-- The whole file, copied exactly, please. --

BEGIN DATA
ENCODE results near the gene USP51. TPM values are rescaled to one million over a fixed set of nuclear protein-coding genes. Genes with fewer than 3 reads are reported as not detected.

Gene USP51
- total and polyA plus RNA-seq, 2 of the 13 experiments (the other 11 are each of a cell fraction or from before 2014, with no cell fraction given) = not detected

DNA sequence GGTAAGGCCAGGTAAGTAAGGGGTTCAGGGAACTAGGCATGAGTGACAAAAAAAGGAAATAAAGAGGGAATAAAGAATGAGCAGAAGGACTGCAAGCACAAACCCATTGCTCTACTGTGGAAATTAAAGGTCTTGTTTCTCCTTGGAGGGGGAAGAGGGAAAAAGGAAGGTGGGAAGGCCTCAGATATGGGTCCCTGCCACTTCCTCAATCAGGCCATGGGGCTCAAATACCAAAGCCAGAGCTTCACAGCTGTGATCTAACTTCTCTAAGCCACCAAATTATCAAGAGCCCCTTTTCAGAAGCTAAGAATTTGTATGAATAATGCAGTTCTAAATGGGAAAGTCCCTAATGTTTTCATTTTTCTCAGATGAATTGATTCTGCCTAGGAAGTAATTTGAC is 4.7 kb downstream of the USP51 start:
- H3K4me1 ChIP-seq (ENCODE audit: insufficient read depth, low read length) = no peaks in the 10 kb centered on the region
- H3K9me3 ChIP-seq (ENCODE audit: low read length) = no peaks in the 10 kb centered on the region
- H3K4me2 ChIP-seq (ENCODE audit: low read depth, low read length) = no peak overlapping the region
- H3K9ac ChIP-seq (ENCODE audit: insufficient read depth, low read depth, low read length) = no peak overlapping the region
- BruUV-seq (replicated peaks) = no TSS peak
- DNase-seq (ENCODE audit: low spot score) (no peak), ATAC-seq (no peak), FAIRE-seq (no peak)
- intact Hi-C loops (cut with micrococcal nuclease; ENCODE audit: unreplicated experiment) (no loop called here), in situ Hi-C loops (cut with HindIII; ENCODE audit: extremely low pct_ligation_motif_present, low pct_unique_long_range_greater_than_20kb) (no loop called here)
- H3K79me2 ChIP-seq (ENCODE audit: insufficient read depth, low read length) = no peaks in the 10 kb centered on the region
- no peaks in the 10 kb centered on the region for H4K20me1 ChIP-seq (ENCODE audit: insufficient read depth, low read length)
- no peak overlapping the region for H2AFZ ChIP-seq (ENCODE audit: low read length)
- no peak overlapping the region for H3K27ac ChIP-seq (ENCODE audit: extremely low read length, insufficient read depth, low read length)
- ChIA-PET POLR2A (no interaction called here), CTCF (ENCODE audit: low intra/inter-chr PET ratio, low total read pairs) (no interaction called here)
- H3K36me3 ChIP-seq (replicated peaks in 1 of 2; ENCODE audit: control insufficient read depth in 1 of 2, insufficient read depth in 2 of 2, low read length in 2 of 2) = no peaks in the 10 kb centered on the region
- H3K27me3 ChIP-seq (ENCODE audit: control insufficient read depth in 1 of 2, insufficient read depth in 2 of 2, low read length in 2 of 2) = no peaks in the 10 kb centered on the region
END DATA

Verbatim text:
ENCODE results near the gene USP51. TPM values are rescaled to one million over a fixed set of nuclear protein-coding genes. Genes with fewer than 3 reads are reported as not detected.

Gene USP51
- total and polyA plus RNA-seq, 2 of the 13 experiments (the other 11 are each of a cell fraction or from before 2014, with no cell fraction given) = not detected

DNA sequence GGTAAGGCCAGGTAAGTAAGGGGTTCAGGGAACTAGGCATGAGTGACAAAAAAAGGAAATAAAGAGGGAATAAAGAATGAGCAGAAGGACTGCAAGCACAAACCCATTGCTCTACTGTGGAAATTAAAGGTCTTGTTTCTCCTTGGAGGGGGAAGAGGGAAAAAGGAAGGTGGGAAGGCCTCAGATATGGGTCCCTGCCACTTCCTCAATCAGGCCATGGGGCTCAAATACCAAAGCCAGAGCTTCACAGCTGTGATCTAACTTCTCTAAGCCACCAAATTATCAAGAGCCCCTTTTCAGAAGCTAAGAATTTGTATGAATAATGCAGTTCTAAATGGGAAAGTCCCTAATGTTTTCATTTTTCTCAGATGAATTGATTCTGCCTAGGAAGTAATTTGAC is 4.7 kb downstream of the USP51 start:
- H3K4me1 ChIP-seq (ENCODE audit: insufficient read depth, low read length) = no peaks in the 10 kb centered on the region
- H3K9me3 ChIP-seq (ENCODE audit: low read length) = no peaks in the 10 kb centered on the region
- H3K4me2 ChIP-seq (ENCODE audit: low read depth, low read length) = no peak overlapping the region
- H3K9ac ChIP-seq (ENCODE audit: insufficient read depth, low read depth, low read length) = no peak overlapping the region
- BruUV-seq (replicated peaks) = no TSS peak
- DNase-seq (ENCODE audit: low spot score) (no peak), ATAC-seq (no peak), FAIRE-seq (no peak)
- intact Hi-C loops (cut with micrococcal nuclease; ENCODE audit: unreplicated experiment) (no loop called here), in situ Hi-C loops (cut with HindIII; ENCODE audit: extremely low pct_ligation_motif_present, low pct_unique_long_range_greater_than_20kb) (no loop called here)
- H3K79me2 ChIP-seq (ENCODE audit: insufficient read depth, low read length) = no peaks in the 10 kb centered on the region
- no peaks in the 10 kb centered on the region for H4K20me1 ChIP-seq (ENCODE audit: insufficient read depth, low read length)
- no peak overlapping the region for H2AFZ ChIP-seq (ENCODE audit: low read length)
- no peak overlapping the region for H3K27ac ChIP-seq (ENCODE audit: extremely low read length, insufficient read depth, low read length)
- ChIA-PET POLR2A (no interaction called here), CTCF (ENCODE audit: low intra/inter-chr PET ratio, low total read pairs) (no interaction called here)
- H3K36me3 ChIP-seq (replicated peaks in 1 of 2; ENCODE audit: control insufficient read depth in 1 of 2, insufficient read depth in 2 of 2, low read length in 2 of 2) = no peaks in the 10 kb centered on the region
- H3K27me3 ChIP-seq (ENCODE audit: control insufficient read depth in 1 of 2, insufficient read depth in 2 of 2, low read length in 2 of 2) = no peaks in the 10 kb centered on the region